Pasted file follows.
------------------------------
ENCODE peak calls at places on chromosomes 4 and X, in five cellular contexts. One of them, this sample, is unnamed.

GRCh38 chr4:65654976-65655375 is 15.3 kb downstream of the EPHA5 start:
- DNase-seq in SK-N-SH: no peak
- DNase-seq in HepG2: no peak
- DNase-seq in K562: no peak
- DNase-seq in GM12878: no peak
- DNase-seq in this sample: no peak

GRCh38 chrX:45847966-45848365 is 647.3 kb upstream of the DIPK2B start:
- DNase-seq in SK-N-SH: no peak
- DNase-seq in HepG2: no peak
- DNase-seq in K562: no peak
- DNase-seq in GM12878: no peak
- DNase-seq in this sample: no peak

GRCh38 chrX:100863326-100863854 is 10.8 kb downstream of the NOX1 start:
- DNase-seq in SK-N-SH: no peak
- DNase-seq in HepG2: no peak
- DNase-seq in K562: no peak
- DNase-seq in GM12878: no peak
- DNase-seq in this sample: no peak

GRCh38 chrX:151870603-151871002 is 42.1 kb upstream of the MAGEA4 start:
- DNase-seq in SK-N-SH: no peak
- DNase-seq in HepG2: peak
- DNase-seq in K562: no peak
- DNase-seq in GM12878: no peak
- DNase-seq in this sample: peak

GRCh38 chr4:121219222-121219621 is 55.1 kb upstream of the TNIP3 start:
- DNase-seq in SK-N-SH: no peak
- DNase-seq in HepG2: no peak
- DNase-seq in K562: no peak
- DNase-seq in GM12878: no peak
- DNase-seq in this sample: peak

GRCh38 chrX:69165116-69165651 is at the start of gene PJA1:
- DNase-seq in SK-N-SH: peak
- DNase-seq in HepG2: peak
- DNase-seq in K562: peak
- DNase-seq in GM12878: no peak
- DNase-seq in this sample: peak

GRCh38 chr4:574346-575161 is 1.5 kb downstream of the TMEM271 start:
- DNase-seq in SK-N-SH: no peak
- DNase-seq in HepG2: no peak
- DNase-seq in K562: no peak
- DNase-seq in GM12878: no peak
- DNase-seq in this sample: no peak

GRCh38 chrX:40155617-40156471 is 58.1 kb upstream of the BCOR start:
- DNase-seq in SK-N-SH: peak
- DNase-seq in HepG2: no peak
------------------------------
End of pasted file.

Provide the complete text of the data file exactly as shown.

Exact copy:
ENCODE peak calls at places on chromosomes 4 and X, in five cellular contexts. One of them, this sample, is unnamed.

GRCh38 chr4:65654976-65655375 is 15.3 kb downstream of the EPHA5 start:
- DNase-seq in SK-N-SH: no peak
- DNase-seq in HepG2: no peak
- DNase-seq in K562: no peak
- DNase-seq in GM12878: no peak
- DNase-seq in this sample: no peak

GRCh38 chrX:45847966-45848365 is 647.3 kb upstream of the DIPK2B start:
- DNase-seq in SK-N-SH: no peak
- DNase-seq in HepG2: no peak
- DNase-seq in K562: no peak
- DNase-seq in GM12878: no peak
- DNase-seq in this sample: no peak

GRCh38 chrX:100863326-100863854 is 10.8 kb downstream of the NOX1 start:
- DNase-seq in SK-N-SH: no peak
- DNase-seq in HepG2: no peak
- DNase-seq in K562: no peak
- DNase-seq in GM12878: no peak
- DNase-seq in this sample: no peak

GRCh38 chrX:151870603-151871002 is 42.1 kb upstream of the MAGEA4 start:
- DNase-seq in SK-N-SH: no peak
- DNase-seq in HepG2: peak
- DNase-seq in K562: no peak
- DNase-seq in GM12878: no peak
- DNase-seq in this sample: peak

GRCh38 chr4:121219222-121219621 is 55.1 kb upstream of the TNIP3 start:
- DNase-seq in SK-N-SH: no peak
- DNase-seq in HepG2: no peak
- DNase-seq in K562: no peak
- DNase-seq in GM12878: no peak
- DNase-seq in this sample: peak

GRCh38 chrX:69165116-69165651 is at the start of gene PJA1:
- DNase-seq in SK-N-SH: peak
- DNase-seq in HepG2: peak
- DNase-seq in K562: peak
- DNase-seq in GM12878: no peak
- DNase-seq in this sample: peak

GRCh38 chr4:574346-575161 is 1.5 kb downstream of the TMEM271 start:
- DNase-seq in SK-N-SH: no peak
- DNase-seq in HepG2: no peak
- DNase-seq in K562: no peak
- DNase-seq in GM12878: no peak
- DNase-seq in this sample: no peak

GRCh38 chrX:40155617-40156471 is 58.1 kb upstream of the BCOR start:
- DNase-seq in SK-N-SH: peak
- DNase-seq in HepG2: no peak